Funding for Medicare and Social Security will come up $45 trillion short in the next 75 years, federal agencies reported.
Without reforms, the cost of these programs will total 18% of the gross domestic product by 2080, according to the Fiscal 2007 Financial Report of the United States Government, which was released by the U.S. Treasury Department and the Office of Management and Budget.
Medicare, Medicaid and Social Security currently make up 40% of total government expenditures. By 2030, theyre expected to account for more than 50% of total expenditures. Medicare spending alone over the past three decades has grown at more than twice the overall rate of economic growth. Medicare trustees predict that the programs future expenditures will continue to outpace overall economic growth.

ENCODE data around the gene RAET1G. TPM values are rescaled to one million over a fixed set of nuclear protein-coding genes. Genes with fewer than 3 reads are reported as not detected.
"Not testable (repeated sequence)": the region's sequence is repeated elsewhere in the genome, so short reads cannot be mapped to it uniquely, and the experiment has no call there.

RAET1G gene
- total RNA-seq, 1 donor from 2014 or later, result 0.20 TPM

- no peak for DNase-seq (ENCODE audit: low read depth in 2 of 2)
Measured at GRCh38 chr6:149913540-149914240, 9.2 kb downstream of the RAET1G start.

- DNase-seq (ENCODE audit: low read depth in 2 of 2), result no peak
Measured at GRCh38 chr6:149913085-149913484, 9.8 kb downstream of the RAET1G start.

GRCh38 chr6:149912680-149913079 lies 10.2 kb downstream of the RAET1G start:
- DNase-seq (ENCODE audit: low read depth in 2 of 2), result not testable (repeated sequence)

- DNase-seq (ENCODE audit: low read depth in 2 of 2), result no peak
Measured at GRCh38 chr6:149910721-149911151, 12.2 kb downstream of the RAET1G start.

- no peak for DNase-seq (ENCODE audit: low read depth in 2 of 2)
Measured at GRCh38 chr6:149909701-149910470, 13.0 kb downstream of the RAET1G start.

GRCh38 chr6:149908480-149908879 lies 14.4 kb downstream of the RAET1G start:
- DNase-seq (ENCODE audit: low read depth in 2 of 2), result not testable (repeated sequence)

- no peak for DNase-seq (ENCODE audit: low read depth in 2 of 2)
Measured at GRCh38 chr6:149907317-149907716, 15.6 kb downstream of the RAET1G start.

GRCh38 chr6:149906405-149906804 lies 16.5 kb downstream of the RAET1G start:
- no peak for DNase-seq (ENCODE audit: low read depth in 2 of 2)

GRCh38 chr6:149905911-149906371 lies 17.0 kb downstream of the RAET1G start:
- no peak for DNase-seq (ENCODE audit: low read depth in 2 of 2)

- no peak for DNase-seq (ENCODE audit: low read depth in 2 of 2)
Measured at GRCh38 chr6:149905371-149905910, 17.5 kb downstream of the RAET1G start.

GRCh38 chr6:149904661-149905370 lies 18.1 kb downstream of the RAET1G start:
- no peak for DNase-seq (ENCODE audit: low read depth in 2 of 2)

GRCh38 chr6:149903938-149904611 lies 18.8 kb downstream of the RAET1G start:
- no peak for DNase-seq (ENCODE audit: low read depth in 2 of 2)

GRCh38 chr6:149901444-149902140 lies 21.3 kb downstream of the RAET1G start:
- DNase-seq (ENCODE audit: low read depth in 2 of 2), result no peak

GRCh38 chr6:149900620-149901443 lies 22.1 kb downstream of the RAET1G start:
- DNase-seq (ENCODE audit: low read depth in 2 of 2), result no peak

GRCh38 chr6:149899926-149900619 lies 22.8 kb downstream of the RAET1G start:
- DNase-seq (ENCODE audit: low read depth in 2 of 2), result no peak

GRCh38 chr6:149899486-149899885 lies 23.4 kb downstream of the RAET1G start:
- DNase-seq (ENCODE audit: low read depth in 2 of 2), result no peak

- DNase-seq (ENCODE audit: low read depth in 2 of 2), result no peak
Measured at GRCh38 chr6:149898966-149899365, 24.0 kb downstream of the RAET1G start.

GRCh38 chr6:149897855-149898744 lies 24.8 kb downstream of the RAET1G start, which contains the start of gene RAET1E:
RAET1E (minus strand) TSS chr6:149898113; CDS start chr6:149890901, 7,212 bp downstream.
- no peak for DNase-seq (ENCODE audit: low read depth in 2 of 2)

Overall, Treasury revenue for fiscal 2007 was $2.6 trillion, a 7.6% improvement from the previous fiscal year.
The $2.6 trillion in record-breaking revenues that flowed into the Treasury this year reflect a healthy economy, said Treasury Secretary Henry Paulson Jr. in a written statement. But to continue this progress, we must maintain discipline on spending. The expected revenue in years ahead will not come close to meeting the growing cost of our social insurance programs. We all have a responsibility to fix this problem now before it becomes a severe economic burden for our children and grandchildren. -- by Jennifer Lubell
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